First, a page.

The first story is about tree planting and setting the record straight.

Rev. Bas Ader was a resistance fighter in the Netherlands when it was under Nazi occupation. As part of living out his faith in action, he saved the lives of more than 200 Dutch Jews. As a tribute, the Jewish National Fund planted more than 1,000 pine trees in the Hebron district.

Erik, his son, a former diplomat, came to Palestine and learned that they had been planted over the ruins of a Bayt Nattif, a village destroyed by Zionist forces during the Nakba.

Erik was distressed to learn that the legacy of his father’s brave deeds was being used to conceal the displacement and dispossession of another people.

A few weeks ago, he came to Palestine to honor his father in a way he felt was more fitting. He donated 1,100 trees to the Palestinian village of Fa’rata, a village under Israeli military occupation. He chose this village because the nearby settlers had torched the olive groves. He chose the Keep Hope Alive Olive Tree Campaign of the Joint Advocacy Imitative of the YMCA of Jerusalem and the YWCA of Palestine to accomplish his task of reconciliation with the memory of his father.

“A possibility for peaceful resolution based on justice requires that the history should be acknowledged.” The plaque now reads: “Over a thousand olive trees were donated to Far’ata in memory of Rev. Bastiaan Jad Ader who saved hundreds of lives during the holocaust. Never again to anybody, anywhere.”

Erik Ader reminds us that growing peace requires a full acknowledgement of history and that making the Way is not only about removing obstacles but exposing the truth and literally growing something new.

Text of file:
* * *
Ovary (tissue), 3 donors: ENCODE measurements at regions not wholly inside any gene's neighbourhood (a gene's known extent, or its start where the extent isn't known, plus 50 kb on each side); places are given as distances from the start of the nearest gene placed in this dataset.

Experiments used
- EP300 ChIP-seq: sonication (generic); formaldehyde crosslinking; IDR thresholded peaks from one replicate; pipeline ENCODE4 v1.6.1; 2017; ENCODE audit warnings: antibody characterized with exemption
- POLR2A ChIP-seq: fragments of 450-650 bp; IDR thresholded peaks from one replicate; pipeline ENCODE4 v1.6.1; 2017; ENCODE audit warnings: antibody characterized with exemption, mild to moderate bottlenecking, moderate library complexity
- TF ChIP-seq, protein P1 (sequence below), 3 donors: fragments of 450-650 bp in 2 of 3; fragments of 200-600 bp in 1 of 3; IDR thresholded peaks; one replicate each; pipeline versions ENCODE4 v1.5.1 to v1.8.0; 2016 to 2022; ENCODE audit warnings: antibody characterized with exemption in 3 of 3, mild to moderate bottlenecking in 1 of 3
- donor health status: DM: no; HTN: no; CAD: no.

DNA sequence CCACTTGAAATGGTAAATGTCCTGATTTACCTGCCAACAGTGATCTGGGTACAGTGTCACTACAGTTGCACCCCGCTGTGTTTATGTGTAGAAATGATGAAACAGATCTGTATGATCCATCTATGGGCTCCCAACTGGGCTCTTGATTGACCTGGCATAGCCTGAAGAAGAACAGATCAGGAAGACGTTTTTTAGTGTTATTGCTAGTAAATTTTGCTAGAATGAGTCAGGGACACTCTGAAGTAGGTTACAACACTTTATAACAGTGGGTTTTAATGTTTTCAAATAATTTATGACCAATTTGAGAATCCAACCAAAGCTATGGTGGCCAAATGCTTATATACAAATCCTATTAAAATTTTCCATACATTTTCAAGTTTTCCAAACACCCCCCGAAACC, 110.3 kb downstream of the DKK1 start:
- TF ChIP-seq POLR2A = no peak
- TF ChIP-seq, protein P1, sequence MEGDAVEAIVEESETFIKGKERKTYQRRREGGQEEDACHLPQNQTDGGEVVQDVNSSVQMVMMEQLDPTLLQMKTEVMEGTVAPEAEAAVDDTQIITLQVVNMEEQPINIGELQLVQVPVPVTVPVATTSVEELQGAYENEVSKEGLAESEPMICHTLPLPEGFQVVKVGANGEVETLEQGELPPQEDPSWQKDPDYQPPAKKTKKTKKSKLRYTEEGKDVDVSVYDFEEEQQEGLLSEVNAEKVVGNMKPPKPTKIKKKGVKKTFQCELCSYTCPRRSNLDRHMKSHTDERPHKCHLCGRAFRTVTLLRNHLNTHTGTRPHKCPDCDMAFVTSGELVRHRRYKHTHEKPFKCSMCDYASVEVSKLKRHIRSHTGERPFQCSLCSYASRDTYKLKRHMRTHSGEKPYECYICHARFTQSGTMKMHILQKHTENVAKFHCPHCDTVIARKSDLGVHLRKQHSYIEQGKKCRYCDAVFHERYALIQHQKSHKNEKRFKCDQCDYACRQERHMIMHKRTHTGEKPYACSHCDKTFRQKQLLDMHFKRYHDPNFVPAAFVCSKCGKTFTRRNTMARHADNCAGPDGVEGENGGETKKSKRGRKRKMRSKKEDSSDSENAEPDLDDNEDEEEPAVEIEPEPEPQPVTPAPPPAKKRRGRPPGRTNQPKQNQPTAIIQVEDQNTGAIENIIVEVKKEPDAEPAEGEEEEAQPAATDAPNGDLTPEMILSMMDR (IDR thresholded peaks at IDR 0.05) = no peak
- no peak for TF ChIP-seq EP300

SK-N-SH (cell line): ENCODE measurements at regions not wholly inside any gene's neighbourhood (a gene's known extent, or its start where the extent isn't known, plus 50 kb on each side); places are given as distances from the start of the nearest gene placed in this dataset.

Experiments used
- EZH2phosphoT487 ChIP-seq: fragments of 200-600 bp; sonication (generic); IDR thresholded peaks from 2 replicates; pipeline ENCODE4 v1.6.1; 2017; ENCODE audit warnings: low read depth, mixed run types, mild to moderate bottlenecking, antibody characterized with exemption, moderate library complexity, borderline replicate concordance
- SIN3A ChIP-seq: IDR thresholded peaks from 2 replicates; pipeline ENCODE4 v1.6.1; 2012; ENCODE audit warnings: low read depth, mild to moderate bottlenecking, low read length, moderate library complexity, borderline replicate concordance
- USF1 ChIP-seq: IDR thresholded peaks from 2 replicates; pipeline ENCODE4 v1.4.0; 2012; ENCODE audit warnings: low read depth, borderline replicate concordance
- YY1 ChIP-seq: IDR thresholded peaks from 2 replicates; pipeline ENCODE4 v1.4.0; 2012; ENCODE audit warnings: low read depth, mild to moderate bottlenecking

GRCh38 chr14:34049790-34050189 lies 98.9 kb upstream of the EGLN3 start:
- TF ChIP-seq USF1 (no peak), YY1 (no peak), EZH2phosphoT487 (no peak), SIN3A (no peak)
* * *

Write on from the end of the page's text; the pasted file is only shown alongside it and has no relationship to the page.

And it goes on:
The last story comes from just a few days ago when Israel and Palestine were in flames, literally from fires raging across the dry landscape. It’s a story that we must hold in our hearts and light again and again when all seems lost to violence and hatred. It is the story of a conservative synagogue and an Arab wood supplier and a carpenter from Haifa.

During the height of the fires, this synagogue was destroyed. The wood supplier and the carpenter offered to rebuild their neighbor’s house of worship in an act the Rabbi from the synagogue says “extinguishes the fires of hatred” and visibly says two people on one land can co-exist.

John the locust eating camel hair wearing wild man of the desert, the messenger, the voice in the wilderness crying out, the baptizer, comes to remind us to stop destroying the land, stop relying on our entitlements—secular or religious, and turn around, or convert.

It is not our work to cut down or burn the trees. Ours is to be co-creators in the garden of life, to join in the hard work of growing peace. Ours is to be road builders of equality and justice. Ours is to re-member history covered up and replant a new story. Ours is to rebuild each other’s worship spaces when they are destroyed by fires or hatred because we are neighbors, workers in the same garden.

Life only begins when the whole framework is shaken.” Let us join together this Advent season in becoming movers and shakers, tree planters, and road builders. Let us prepare the Way for the One who risks being born in such a time as this. Let the work begin and may it begin with us.

Loren McGrail serves with the YWCA of Palestine. She helps identify international partners, and relevant sources of funding.